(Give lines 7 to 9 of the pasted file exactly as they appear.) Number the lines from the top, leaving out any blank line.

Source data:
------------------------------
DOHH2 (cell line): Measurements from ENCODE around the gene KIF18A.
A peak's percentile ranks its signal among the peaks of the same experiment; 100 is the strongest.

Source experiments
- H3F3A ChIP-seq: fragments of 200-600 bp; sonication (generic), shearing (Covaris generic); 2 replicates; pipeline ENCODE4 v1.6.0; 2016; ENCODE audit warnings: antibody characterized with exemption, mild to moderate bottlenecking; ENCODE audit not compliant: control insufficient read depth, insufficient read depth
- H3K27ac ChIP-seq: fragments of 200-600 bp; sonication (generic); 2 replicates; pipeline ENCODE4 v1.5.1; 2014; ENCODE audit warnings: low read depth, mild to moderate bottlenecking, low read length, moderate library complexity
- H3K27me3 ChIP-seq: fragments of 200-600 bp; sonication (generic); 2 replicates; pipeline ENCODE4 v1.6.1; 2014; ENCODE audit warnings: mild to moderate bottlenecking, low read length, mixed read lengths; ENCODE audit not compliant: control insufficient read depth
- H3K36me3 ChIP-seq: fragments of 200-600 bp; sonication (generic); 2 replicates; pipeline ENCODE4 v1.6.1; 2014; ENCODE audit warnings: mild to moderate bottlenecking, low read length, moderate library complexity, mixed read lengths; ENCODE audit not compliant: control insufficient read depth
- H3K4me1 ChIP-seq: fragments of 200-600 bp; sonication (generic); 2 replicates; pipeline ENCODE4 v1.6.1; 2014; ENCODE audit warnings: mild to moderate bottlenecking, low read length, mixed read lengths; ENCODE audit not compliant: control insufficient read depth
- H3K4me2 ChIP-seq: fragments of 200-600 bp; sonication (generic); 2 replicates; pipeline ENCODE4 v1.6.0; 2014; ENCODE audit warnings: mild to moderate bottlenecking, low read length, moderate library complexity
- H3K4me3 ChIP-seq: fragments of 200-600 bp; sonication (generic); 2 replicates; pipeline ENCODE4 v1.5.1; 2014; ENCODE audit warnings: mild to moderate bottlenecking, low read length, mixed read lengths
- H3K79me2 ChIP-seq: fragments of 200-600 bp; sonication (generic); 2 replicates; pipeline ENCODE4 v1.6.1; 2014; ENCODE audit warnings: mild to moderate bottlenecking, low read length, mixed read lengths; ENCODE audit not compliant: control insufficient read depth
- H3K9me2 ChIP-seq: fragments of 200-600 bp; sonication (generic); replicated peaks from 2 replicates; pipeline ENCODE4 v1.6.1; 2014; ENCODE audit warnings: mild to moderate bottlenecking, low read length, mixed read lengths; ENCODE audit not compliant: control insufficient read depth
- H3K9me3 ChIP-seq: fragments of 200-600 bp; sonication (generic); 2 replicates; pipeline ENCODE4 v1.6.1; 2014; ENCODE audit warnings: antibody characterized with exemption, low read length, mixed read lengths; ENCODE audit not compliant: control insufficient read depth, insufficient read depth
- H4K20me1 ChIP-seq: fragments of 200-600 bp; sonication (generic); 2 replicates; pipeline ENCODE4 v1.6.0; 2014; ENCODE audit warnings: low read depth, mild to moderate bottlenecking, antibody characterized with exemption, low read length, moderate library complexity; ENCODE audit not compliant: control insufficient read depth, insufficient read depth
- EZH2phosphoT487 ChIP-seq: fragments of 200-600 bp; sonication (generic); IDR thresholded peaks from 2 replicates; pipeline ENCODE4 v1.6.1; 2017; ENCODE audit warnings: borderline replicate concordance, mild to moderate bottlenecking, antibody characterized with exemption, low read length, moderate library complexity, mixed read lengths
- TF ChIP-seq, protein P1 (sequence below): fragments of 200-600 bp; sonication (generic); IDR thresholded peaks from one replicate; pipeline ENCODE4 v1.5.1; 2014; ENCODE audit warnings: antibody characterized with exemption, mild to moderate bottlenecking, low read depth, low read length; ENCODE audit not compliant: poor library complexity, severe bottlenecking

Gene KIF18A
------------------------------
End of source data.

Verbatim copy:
- H3K36me3 ChIP-seq: fragments of 200-600 bp; sonication (generic); 2 replicates; pipeline ENCODE4 v1.6.1; 2014; ENCODE audit warnings: mild to moderate bottlenecking, low read length, moderate library complexity, mixed read lengths; ENCODE audit not compliant: control insufficient read depth
- H3K4me1 ChIP-seq: fragments of 200-600 bp; sonication (generic); 2 replicates; pipeline ENCODE4 v1.6.1; 2014; ENCODE audit warnings: mild to moderate bottlenecking, low read length, mixed read lengths; ENCODE audit not compliant: control insufficient read depth
- H3K4me2 ChIP-seq: fragments of 200-600 bp; sonication (generic); 2 replicates; pipeline ENCODE4 v1.6.0; 2014; ENCODE audit warnings: mild to moderate bottlenecking, low read length, moderate library complexity